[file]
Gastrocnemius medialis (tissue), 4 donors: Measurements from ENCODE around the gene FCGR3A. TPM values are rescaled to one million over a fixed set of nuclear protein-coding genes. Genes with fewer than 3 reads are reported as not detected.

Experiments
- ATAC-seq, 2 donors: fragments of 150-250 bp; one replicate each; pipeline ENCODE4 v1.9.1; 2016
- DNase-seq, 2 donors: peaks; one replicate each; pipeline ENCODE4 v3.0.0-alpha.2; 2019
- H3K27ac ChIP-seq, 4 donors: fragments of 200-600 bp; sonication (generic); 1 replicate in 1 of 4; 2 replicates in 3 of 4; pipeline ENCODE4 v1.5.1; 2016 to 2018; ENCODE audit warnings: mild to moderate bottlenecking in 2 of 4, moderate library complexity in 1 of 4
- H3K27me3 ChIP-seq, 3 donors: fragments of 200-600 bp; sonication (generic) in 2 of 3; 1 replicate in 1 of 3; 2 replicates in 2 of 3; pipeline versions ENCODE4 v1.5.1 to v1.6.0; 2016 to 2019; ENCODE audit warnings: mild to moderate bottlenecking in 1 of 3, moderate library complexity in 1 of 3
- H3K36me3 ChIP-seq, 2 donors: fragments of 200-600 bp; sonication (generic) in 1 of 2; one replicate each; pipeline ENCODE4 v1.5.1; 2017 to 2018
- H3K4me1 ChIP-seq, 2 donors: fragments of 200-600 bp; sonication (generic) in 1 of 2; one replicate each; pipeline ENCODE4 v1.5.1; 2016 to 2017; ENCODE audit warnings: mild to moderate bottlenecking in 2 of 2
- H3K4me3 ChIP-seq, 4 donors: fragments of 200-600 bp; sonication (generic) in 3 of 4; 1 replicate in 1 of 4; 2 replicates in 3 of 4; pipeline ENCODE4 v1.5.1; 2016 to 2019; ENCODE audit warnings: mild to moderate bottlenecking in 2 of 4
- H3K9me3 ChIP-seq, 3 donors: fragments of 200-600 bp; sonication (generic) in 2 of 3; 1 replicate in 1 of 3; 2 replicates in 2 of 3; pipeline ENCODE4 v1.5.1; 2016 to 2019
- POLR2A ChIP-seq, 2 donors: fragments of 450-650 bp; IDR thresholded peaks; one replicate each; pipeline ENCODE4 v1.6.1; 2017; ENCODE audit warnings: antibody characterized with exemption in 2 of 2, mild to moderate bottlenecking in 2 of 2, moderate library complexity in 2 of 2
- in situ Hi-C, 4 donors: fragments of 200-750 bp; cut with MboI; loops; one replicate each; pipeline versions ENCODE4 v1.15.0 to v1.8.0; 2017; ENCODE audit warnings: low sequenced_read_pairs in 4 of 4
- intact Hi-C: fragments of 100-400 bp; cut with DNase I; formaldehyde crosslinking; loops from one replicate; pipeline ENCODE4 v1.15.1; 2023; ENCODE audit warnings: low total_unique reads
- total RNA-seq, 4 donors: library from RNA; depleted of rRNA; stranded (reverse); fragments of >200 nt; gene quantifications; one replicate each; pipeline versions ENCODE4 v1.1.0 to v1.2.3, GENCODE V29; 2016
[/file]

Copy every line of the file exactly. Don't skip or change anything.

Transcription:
Gastrocnemius medialis (tissue), 4 donors: Measurements from ENCODE around the gene FCGR3A. TPM values are rescaled to one million over a fixed set of nuclear protein-coding genes. Genes with fewer than 3 reads are reported as not detected.

Experiments
- ATAC-seq, 2 donors: fragments of 150-250 bp; one replicate each; pipeline ENCODE4 v1.9.1; 2016
- DNase-seq, 2 donors: peaks; one replicate each; pipeline ENCODE4 v3.0.0-alpha.2; 2019
- H3K27ac ChIP-seq, 4 donors: fragments of 200-600 bp; sonication (generic); 1 replicate in 1 of 4; 2 replicates in 3 of 4; pipeline ENCODE4 v1.5.1; 2016 to 2018; ENCODE audit warnings: mild to moderate bottlenecking in 2 of 4, moderate library complexity in 1 of 4
- H3K27me3 ChIP-seq, 3 donors: fragments of 200-600 bp; sonication (generic) in 2 of 3; 1 replicate in 1 of 3; 2 replicates in 2 of 3; pipeline versions ENCODE4 v1.5.1 to v1.6.0; 2016 to 2019; ENCODE audit warnings: mild to moderate bottlenecking in 1 of 3, moderate library complexity in 1 of 3
- H3K36me3 ChIP-seq, 2 donors: fragments of 200-600 bp; sonication (generic) in 1 of 2; one replicate each; pipeline ENCODE4 v1.5.1; 2017 to 2018
- H3K4me1 ChIP-seq, 2 donors: fragments of 200-600 bp; sonication (generic) in 1 of 2; one replicate each; pipeline ENCODE4 v1.5.1; 2016 to 2017; ENCODE audit warnings: mild to moderate bottlenecking in 2 of 2
- H3K4me3 ChIP-seq, 4 donors: fragments of 200-600 bp; sonication (generic) in 3 of 4; 1 replicate in 1 of 4; 2 replicates in 3 of 4; pipeline ENCODE4 v1.5.1; 2016 to 2019; ENCODE audit warnings: mild to moderate bottlenecking in 2 of 4
- H3K9me3 ChIP-seq, 3 donors: fragments of 200-600 bp; sonication (generic) in 2 of 3; 1 replicate in 1 of 3; 2 replicates in 2 of 3; pipeline ENCODE4 v1.5.1; 2016 to 2019
- POLR2A ChIP-seq, 2 donors: fragments of 450-650 bp; IDR thresholded peaks; one replicate each; pipeline ENCODE4 v1.6.1; 2017; ENCODE audit warnings: antibody characterized with exemption in 2 of 2, mild to moderate bottlenecking in 2 of 2, moderate library complexity in 2 of 2
- in situ Hi-C, 4 donors: fragments of 200-750 bp; cut with MboI; loops; one replicate each; pipeline versions ENCODE4 v1.15.0 to v1.8.0; 2017; ENCODE audit warnings: low sequenced_read_pairs in 4 of 4
- intact Hi-C: fragments of 100-400 bp; cut with DNase I; formaldehyde crosslinking; loops from one replicate; pipeline ENCODE4 v1.15.1; 2023; ENCODE audit warnings: low total_unique reads
- total RNA-seq, 4 donors: library from RNA; depleted of rRNA; stranded (reverse); fragments of >200 nt; gene quantifications; one replicate each; pipeline versions ENCODE4 v1.1.0 to v1.2.3, GENCODE V29; 2016